In some patients with infection, a systemic response called sepsis occurs. The infection, usually bacterial, can originate in many body parts, such as the lungs, intestines, urinary tract, or skin. For some reason, signals from the bacteria cause an exaggerated response and even induce the patient's immune system to attack the body's organs and tissues.
Though it has been recognized since ancient times, researchers recently have learned a great deal about sepsis. We now know that it represents a model of the immune response to injury. Furthermore, many patients with sepsis probably are not immunocompetent but rather immunosuppressed. Although the exact cause of sepsis remains elusive, this new view has influenced the search for novel diagnostic markers as well as new approaches to therapy.
As knowledge about sepsis advances, laboratories will need to keep abreast of these new discoveries. This article provides an overview of the current thinking about the definition of sepsis and its diagnosis and treatment, with particular emphasis on the laboratory's role in recognizing patients with the condition.
Definition of Sepsis
A 1991 consensus conference defined sepsis as the combination of infection with two or more features of the systemic inflammatory response syndrome (SIRS): altered body temperature; elevated pulse rate; elevated respiratory rate; and abnormal white blood cell count (1). An update to that original definition, published in 2003 (2), expanded the criteria to include other signs and symptoms commonly seen in critical illness (Table 1, below). In addition, the update recommended making the diagnosis of sepsis even if documentation of infection was lacking, as long as it was strongly suspected. This shift in focus recognized that most features of sepsis are characteristic, regardless of the nature of the infection, and that evidence clearly implicates the response, rather than the inciting microorganism, as the problem.
Definitions of Sepsis
Criteria for the Systemic Inflammatory Response Syndrome (SIRS)
Two or more of the following are required:
- Body temperature >38°C or <36°C
- Heart rate >90 beats/minute
- Respiratory rate >20 breaths/minute (or arterial pCO2 <32 mmHg, indicating hyperventilation)
- White blood cell count >12,000/mm3 or <4000/mm3 (or >10% immature forms)
- Sepsis = Infection + SIRS
- Severe Sepsis = Sepsis + Evidence of Organ Dysfunction
Note: The 2001 update to the definitions stresses that documentation of infection may not be required for the diagnosis of sepsis if strong suspicion exists. Other criteria, such as altered mental status, edema, hyperglycemia in the absence of diabetes, elevated C-reactive protein, or elevated procalcitonin also are included.
Source: References 1 and 2
The original model for sepsis focused on the inflammatory response to endotoxin, a lipopolysaccharide (LPS) found in the cell walls of gram-negative bacteria. Endotoxin is an example of what is called a pathogen-associated molecular pattern (PAMP). Innate immune cells, such as macrophages, have developed surface receptors for PAMPs, named Toll-like receptors after a class of proteins first discovered in the fruit fly. In fact, the receptor for LPS was the first Toll-like receptor found in mammals. When engaged by a PAMP, these receptors stimulate macrophages to produce tumor necrosis factor (TNF), interleukin-1 (IL-1), and interleukin-6 (IL-6). These three pro-inflammatory cytokines produce SIRS, and for many years physicians believed that sepsis represented an overreaction on the part of the innate immune system to bacterial infection (Figure 1, below). However, neither traditional nor experimental anti-inflammatory treatment appeared to alter its course, casting some doubt on this theory.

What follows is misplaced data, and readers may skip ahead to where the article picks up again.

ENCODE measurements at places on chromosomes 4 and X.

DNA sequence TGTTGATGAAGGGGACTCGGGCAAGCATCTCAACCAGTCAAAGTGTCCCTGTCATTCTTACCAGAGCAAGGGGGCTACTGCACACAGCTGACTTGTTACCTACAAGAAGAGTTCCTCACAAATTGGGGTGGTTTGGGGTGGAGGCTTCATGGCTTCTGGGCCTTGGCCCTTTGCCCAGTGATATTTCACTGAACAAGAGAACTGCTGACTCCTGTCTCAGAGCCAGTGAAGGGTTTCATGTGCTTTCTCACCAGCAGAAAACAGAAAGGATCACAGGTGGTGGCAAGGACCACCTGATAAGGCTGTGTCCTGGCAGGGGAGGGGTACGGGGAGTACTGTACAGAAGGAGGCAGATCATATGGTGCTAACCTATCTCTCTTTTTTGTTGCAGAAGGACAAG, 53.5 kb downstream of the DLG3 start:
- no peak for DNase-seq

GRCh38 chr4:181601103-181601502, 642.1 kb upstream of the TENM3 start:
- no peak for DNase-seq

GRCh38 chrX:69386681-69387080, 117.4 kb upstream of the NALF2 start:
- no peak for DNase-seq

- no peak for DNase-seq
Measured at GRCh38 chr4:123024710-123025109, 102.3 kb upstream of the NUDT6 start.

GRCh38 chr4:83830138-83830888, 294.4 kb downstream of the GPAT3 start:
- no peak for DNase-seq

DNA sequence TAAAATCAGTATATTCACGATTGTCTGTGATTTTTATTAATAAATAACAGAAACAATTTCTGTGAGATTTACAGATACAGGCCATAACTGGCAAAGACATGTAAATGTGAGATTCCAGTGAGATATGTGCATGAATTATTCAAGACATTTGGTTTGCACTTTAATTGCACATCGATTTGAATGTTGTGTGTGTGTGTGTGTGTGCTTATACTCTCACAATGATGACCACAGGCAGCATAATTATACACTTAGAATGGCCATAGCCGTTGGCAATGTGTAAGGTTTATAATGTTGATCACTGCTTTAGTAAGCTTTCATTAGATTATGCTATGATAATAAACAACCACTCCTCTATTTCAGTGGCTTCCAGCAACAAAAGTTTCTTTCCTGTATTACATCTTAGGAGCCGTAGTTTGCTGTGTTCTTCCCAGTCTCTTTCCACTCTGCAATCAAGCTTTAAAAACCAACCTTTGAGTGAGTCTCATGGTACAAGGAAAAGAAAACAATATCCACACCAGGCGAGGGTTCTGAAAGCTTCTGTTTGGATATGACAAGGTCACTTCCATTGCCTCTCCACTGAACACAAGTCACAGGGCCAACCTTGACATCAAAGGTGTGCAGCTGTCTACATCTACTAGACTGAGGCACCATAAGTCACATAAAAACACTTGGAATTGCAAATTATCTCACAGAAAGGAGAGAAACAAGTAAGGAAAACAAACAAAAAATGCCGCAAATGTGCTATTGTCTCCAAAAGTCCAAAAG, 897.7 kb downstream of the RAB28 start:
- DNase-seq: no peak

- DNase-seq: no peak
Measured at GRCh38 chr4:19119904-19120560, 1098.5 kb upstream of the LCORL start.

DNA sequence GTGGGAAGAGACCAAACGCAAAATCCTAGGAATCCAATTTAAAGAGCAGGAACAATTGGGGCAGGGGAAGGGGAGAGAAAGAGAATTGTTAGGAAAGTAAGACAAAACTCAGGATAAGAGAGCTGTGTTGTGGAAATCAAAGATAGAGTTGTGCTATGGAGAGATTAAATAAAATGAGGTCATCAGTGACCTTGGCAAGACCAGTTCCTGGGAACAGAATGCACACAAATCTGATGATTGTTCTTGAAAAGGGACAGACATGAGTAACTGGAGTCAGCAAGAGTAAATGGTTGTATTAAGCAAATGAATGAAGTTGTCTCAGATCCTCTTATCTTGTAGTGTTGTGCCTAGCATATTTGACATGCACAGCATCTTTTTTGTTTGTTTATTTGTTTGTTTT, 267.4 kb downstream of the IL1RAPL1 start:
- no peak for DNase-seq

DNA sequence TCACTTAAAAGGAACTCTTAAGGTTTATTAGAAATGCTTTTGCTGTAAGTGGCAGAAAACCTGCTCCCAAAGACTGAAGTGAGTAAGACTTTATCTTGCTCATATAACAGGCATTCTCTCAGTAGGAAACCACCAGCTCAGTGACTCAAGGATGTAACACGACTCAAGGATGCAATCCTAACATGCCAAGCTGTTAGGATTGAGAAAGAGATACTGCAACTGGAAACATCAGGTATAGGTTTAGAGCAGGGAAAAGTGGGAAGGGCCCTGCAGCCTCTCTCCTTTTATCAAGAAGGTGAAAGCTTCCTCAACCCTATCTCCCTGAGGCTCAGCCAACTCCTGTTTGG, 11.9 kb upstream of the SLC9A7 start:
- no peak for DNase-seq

Pro-inflammatory Phase of Sepsis
Sepsis begins when the innate immune system responds vigorously to the presence of bacteria. Toll-like receptors (TLR) cause the antigen-presenting cell (APC) to generate the pro-inflammatory cytokines (TNF, IL-1 and IL-6), and these produce systemic inflammation by activating circulating polymorphonuclear leukocytes (PMNs) and stimulating the liver to produce C-reactive protein (CRP). Procalcitonin and chemokines also are produced locally. The APC involves the adaptive immune system by presenting the bacterial antigen to the T cell receptor (TCR), using a Class II major histocompatibility complex (MHC) protein and co-stimulating by engaging CD28 with the B7 surface protein. In the presence of IL-12, this causes the T cell to become a pro-inflammatory Th1 cell.
Reproduced with permission from reference 5.
When sepsis does not resolve quickly, patients can develop widespread organ dysfunction, including lung, liver, and kidney injury. This condition is called severe sepsis, and the patient often dies. Even more deadly is septic shock, in which patients suffer cardiovascular collapse and often are unresponsive to fluid resuscitation and vasopressor therapy. The cause of the organ failure in severe sepsis is unknown, but it resembles multiple organ dysfunction syndrome (MODS) seen in patients who survive serious traumatic injury and do not have an infection. Autopsy studies by Hotchkiss and his colleagues demonstrated that patients who died of severe sepsis had significant depletion of T cells and B cells in the spleen (3). These observations were remarkably similar to findings seen in patients with organ dysfunction following trauma (4). Many investigators now consider both sepsis and post-traumatic MODS to be the same immunologic response to severe injury.
In this paradigm of sepsis, the innate immune system initially generates a pro-inflammatory state in response to PAMPs, or in the case of tissue injury, similar molecules derived from damaged host cells called damage-associated molecular patterns (DAMPs). Sometimes, this pro-inflammatory response produces a compensatory down-regulation of the immune system. Exactly why this occurs in some patients and not others is not known, but some other underlying factor or condition, or possibly genetic predisposition, may be involved. Similarly, why the immunosuppressed state is associated with organ dysfunction also is unclear.